Controls in Molecular Biology



Goals:
  1. Understand the concept of both a positive and negative control
  2. Know the correct controls to use for these Molecular Biology procedures:


Experimental Controls

Controls are important in all biological disciplines but they are a necessity in Molecular Biology. The Molecular Biologist can rarely directly observe the processes being studied. We depend on the controls to assure us that our experimental results are valid. Each procedure will have its own type of controls, but each should include an appropriate positive and a negative control.

For each experiment, you should carefully consider the purpose of your experiment and how you are planning to accomplish this purpose.


Cloning of DNA

There are many steps in producing a new recombinant plasmid, and each step has its own controls.
 

A) restriction digests of starting DNA

For example, you may want to clone a piece of foreign DNA (the insert) into a plasmid (the vector). The first step is cutting both the insert and the vector with restriction enzymes. It is important to start with complete digests when cloning. Gel electrophoresis is used to verify that the DNA has been cleaved completely. Samples of the plasmid and insert DNA are run on the gel along with:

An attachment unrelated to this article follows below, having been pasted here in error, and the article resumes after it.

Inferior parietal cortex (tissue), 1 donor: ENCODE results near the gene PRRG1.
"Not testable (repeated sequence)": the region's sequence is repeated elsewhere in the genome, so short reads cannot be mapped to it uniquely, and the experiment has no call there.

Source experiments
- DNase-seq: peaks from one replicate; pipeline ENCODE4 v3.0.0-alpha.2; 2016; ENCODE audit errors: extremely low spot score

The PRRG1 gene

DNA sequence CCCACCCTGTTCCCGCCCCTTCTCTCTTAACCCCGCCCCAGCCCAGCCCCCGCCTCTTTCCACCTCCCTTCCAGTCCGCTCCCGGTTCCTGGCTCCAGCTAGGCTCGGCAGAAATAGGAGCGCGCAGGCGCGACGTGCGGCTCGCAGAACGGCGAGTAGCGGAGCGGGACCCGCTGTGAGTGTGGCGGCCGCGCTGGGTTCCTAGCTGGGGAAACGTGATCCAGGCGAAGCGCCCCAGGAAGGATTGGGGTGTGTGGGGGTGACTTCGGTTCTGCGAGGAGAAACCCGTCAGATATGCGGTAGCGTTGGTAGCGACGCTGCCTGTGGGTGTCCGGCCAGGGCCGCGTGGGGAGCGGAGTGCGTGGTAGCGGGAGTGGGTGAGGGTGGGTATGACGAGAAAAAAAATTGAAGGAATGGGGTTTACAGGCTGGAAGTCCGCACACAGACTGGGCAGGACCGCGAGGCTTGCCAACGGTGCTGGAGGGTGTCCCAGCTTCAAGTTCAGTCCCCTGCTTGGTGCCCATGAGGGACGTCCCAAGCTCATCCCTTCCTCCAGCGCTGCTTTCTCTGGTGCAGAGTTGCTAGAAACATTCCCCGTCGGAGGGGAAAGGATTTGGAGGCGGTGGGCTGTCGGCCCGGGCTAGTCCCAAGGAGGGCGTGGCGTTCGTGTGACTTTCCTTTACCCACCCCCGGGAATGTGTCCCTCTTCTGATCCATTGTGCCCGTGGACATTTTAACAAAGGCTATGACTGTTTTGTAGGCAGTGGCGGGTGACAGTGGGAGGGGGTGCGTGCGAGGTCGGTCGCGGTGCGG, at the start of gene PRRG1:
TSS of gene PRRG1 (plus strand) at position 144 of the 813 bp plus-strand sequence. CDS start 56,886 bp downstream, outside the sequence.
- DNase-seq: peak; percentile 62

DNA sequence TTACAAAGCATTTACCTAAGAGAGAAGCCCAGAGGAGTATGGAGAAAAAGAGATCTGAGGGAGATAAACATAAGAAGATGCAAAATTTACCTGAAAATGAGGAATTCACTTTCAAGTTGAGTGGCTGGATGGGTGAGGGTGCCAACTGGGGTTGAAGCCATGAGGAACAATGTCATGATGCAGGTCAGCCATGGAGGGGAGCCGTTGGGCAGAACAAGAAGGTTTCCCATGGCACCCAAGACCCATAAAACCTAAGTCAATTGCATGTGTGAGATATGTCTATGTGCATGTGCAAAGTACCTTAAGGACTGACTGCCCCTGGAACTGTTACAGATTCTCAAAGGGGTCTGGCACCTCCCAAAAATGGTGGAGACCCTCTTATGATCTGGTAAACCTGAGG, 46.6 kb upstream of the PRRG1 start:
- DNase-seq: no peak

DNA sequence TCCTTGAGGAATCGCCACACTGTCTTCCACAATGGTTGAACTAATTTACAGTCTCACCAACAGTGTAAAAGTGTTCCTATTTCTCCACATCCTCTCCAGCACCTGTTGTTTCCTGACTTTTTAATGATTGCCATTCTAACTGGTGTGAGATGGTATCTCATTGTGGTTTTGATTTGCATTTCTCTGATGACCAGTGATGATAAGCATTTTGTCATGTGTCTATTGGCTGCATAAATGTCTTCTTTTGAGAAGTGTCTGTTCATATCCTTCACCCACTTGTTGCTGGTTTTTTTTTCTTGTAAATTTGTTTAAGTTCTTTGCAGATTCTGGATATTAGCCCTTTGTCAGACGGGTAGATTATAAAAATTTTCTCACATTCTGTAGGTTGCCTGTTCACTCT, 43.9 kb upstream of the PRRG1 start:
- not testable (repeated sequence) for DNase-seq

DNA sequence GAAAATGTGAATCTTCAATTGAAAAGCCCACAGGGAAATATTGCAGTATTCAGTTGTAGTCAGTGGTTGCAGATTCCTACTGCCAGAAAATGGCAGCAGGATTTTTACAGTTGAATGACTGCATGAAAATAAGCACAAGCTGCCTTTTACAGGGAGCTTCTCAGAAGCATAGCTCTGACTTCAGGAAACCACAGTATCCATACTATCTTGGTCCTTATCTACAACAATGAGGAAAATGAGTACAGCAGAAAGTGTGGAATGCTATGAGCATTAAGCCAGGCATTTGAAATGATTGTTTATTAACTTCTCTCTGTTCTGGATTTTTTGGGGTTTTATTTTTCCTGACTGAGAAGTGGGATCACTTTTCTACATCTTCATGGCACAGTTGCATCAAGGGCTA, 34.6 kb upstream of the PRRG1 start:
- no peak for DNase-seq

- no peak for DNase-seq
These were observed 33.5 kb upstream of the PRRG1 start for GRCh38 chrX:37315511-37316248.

B) Transformation of the potential recombinant

The process of inserting plasmid DNA into bacteria (transformation) contains many steps. Cells must be treated to make them competent to take up plasmid DNA. The cells undergo heat shock to drive the plasmid into the cell. Cells recover and are finally plated on antibiotic plates. Thus there are many things that could prevent the experiment from being successful. The following controls help to monitor the progress of the experiment:
 

These controls not only test the ability of the bacteria to be transformend, they also verify that the antibiotic resistance plates are functioning properly. Plates with weak or inactive antibiotic will allow growth of bacterial colonies even though the colonies do not contain a drug-resistance plasmid.
 
 

C) Detection of positive clones

While other methods are used, researchers often screen for potential recombinants by performing a small-scale isolation of plasmid DNA (miniprep) from several colonies. The DNA is cut with restriction enzymes and analyzed by gel electrophoresis. To verify that the cloning was successful, you should have DNA bands on the gel that represent the correct size of both the vector and the insert DNA. The new construction should have both of these pieces and the size of each can be matched with the known bands:
 



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